REEL DEALS Does Cate Blanchett ever take a vacation? She’s shot four movies over the last several months (including ”The Shipping News” and ”The Fellowship of the Ring,” the first film in the ”Lord of the Rings” trilogy), she’s having a baby a few months from now, and she’s still thinking about squeezing in another role opposite Brad Pitt in an untitled sci-fi project by Darren Aronofsky (”Requiem for a Dream”)….

Grown-ups who take their kids to see the upcoming movie version of Nickelodeon’s ”The Wild Thornberrys” series may recognize some new voices behind the animation. Such prestigious names as Brenda Blethyn, Rupert Everett, Lynn Redgrave, Marisa Tomei, and Alfre Woodard are lending their voices to the nature cartoon….

Actor-turned-writer/director Peter Berg is ready to direct another dark script about plans gone horribly wrong, in the vein of his ”Very Bad Things.” Later this year, he plans to shoot ”Truck 44,” about a crew of New York city firemen who plot to rob a building but end up setting it aflame. Oops….

When Gary Goldman, who manages two Cincinnati art-house cinemas, was caught snipping three seconds of a sex scene out of ”The Center of the World” a couple weeks ago, angry distributor Artisan pulled the film from Goldman’s Esquire theater, and Goldman issued a public apology, assuring viewers he’d continue to book ”cutting-edge” fare. (Apparently, he takes the term literally.) But Goldman also punished Steve Ramos, the journalist who broke the story, by banishing him and his newspaper from the Esquire and sister theater the Mariemont. Ramos, the film editor at Cincinnati’s CityBeat, tells that Goldman has barred him from screenings at the theaters, removed the paper’s distribution boxes from the premises, and yanked from CityBeat all advertising, showtime listings, and advance press information about upcoming films. ”I don’t know whether to curse Goldman for the aggravation or thank him for making my life a little more exciting. Either way, being banned is a form of flattery.”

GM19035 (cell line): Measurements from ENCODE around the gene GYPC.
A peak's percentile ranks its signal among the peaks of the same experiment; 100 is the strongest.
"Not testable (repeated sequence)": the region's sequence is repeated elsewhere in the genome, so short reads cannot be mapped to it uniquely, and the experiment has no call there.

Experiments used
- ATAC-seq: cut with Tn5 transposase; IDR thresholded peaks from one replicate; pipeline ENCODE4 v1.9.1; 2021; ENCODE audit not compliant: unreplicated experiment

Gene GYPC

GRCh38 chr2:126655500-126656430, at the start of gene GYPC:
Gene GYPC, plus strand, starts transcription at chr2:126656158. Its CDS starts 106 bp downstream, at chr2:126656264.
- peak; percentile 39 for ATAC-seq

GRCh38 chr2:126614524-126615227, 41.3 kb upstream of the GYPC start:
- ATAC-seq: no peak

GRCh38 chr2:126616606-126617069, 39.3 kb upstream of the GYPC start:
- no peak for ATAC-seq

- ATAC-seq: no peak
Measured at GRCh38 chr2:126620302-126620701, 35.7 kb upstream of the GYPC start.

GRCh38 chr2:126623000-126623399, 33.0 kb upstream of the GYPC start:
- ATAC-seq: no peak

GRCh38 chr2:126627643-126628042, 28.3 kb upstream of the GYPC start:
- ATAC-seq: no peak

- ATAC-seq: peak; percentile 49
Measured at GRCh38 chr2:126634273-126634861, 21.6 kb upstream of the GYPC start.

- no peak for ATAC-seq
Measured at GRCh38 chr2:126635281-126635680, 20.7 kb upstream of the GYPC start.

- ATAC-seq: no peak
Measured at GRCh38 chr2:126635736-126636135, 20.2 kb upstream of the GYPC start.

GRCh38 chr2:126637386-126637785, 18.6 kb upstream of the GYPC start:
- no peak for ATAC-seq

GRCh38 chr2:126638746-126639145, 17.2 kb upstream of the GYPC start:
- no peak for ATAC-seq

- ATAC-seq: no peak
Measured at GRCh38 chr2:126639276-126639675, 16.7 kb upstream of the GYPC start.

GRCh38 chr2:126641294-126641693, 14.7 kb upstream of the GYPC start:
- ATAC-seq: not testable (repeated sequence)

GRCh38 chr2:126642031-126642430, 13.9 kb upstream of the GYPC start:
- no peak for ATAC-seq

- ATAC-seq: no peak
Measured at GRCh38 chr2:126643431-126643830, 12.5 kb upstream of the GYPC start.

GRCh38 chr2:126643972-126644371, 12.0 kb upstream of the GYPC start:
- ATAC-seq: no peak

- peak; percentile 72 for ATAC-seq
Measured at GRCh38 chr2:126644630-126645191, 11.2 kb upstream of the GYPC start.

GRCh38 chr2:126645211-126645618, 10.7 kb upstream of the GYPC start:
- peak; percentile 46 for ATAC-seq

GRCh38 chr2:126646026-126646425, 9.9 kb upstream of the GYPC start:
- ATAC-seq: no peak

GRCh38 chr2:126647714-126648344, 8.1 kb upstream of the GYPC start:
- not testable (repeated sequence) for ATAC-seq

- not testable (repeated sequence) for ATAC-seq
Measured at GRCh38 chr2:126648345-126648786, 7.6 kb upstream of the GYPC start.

Ramos notes that he did test the ban and attended a preview screening of ”Sexy Beast” at the Esquire without incident. Goldman is on vacation, but at the time of his initial apology, he cited his fear that the offending sequence of the film would land him in legal hot water, Cincinnati being the city that prosecuted Larry Flynt for selling Hustler magazine and a local museum for showing Robert Mapplethorpe‘s photos.

Contrast the Cincinnati episode with what’s happening in Nicosia, Cyprus, where a local theater owner is willing to face jail for screening Catherine Breillat’s NC-17 rated French film ”Romance.” Cypriot authorities have demanded that Michael Papas surrender his print of the film, but he refuses. A law dating back to 1935, when Cyprus was a British colony, forbids public screenings of films the local censorship board deems ”immoral.” Papas has said screenings are only for members of his cinema club and are not public events, but anyone who wants to join can enter the theater and become a member on the spot.

JUVENILE OFFENDER That was one expensive bottle of champagne. Rapper Juvenile allegedly struck Jackson Saintagne with a bottle of Möet during a shopping mall melee March 28 in Miami. Saintagne is hitting back with a $4 million lawsuit, claiming that he has suffered several seizures since the attack and has been diagnosed with post-traumatic epilepsy. Juvenile has pleaded not guilty to charges arising from the incident, noting that many people were involved in the fight.